and the paper needs to incorporate a model. I have not done this previously, but I thougth it would be nice to bring something novel to the literature of behavioral law and economics. The paper connects risk literature to my concept LSE (see above).

5. Make the model look nice and beleivable.

6. Write the preconditions of the model and all previous research. 

7. Fill in the remainder of the paper including: introduction, presentation of problem, previous research, methodology, hypotheses including tests,  results,  summary and discussion, possibly even theoretical implications.

8. Read the paper

9. Reread the paper

10. Let someone else read the paper, and at least two more. 

11. Make changes. 

12. Read the paper again. 

13. Make changes. 

14. Read the paper. 

15. Submit to a journal in the proper format.

Cumbersome? Yes. Any tips?

08 February 2009

Curious about the interrelationship between law, legal families and debt structure?

Here's a paper my American colleague and I wrote 

Legal Rights Matter: Evidence from Panel Data on Creditor Protection and Debt published 2008 in volume 9 of International Finance Review. You can download it here.

At the outset of writing my thesis, this was what interested me most. However, in 2004-5 I realised that I could use a novel approach to show that it's people's understanding of the law that influences their use of law and decisions concering protection of their property rights. Therefore I decided to study the legal consciousness of the end users of law - entrepreneurs to find that there is a significant effect of legal consciousness on transactional behavior.

The papers on this issue you cannot download now, I will make them available soon.

30 January 2009

Want to do research and publish? - great - get the Why and the How from mr Schulman

Can't help laughing from readin this. But then again, it's only research.

27 January 2009

The simple logic of legal self-efficacy explained in brief

Here's the argument of my seventh paper.  I have written three papers on legal self-efficacy - and in this fourth one I have decided that I need to connect this concept with a discussion of risk. So now I read like ten papers and books on the subject - here are my tentative findings:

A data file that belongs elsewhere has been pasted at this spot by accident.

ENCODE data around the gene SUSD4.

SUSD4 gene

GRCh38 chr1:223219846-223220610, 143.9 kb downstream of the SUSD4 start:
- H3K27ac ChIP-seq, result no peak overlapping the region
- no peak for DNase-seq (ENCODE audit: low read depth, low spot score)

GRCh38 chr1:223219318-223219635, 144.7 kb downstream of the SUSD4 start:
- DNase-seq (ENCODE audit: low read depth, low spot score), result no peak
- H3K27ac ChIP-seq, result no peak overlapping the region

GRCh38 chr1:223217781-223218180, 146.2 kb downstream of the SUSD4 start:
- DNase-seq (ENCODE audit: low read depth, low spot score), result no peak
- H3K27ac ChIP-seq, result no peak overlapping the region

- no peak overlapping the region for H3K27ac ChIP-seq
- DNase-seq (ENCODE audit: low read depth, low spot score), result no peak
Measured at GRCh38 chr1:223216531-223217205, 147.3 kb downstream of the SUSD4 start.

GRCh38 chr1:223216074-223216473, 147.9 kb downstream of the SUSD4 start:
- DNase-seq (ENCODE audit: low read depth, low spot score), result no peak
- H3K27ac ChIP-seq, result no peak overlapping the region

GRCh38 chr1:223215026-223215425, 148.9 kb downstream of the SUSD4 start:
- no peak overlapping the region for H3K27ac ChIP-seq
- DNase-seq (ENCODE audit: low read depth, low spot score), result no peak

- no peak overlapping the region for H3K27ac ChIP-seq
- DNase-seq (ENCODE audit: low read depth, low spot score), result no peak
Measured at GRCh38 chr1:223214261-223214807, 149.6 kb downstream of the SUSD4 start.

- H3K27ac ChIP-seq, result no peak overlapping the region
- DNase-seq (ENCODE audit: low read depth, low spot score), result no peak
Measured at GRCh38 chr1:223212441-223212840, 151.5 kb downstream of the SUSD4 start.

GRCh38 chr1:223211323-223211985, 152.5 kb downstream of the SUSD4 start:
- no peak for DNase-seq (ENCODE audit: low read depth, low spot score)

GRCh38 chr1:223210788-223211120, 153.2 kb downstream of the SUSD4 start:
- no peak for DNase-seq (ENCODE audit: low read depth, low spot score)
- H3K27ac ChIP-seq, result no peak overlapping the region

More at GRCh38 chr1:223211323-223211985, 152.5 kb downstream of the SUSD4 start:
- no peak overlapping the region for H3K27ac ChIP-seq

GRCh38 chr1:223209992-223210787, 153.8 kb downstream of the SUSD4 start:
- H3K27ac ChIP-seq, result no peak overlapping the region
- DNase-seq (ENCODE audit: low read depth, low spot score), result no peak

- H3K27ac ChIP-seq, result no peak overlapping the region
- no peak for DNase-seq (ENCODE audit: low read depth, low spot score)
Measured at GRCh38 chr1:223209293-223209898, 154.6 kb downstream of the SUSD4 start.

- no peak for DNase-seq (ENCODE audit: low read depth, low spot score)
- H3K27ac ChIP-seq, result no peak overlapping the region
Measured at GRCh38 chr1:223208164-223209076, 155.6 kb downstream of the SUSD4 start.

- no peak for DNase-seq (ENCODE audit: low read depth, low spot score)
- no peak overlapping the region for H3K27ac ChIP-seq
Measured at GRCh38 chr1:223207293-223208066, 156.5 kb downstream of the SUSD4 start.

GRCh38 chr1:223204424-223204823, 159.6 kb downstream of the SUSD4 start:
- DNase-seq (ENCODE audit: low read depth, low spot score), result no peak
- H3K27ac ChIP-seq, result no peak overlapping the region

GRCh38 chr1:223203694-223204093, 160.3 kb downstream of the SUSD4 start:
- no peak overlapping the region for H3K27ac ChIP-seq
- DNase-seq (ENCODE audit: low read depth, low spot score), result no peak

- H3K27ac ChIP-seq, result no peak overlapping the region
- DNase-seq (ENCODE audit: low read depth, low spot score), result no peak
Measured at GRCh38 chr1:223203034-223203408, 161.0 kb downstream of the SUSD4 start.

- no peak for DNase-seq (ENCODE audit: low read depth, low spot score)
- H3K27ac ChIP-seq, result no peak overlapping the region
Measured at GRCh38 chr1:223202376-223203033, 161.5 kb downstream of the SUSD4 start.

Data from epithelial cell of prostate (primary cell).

1. Risk is the product of likelihood of an event + consequences of that event. 

2. Subjective risk is the individual's perception of  risk and depends on the subjective probability of a particular event or performance of a task and the subjective dealing with the consequences of that event. Objective risk is the risk as measured by independent and recurrent calculations of a similar event. 

3. Self-efficacy is the belief of an individual in his/her own ability to performa  certain task.  This belief has an effect on the risk perception on that particular task. Therfore the person has a lower subjective risk of the task. In turn, the person is more likely not to shy away from carrying out that task. 


4. Legal self-efficacy lowers the subjective risk of an individual when making decisions about legal and financial transactions which themselves are a  risk.

Simple enough?  I think so. Simple is good. 

25 January 2009

Essays on Legal Self-efficacy and Finance

This is my latest preliminary title of my thesis. It feels good to have that down. Not too long. Not too short. Not too specific, not too general.

Writing a paper?

The best guide that I have found to help you do this is:

Kazdin, A. (1995) Preparing and Evaluating Research Reports.Psychological Assessment .Vol. 7, No. 3, 228-237.  

Download it here (Copyable and downloadable PDF):

Especially useful is page 232. Read it.

The most of your time and energy should be spent on the section that brings your novelty - what new findings or theories you bring to your field of research. Then literary review, method, and then introduction and conclusion.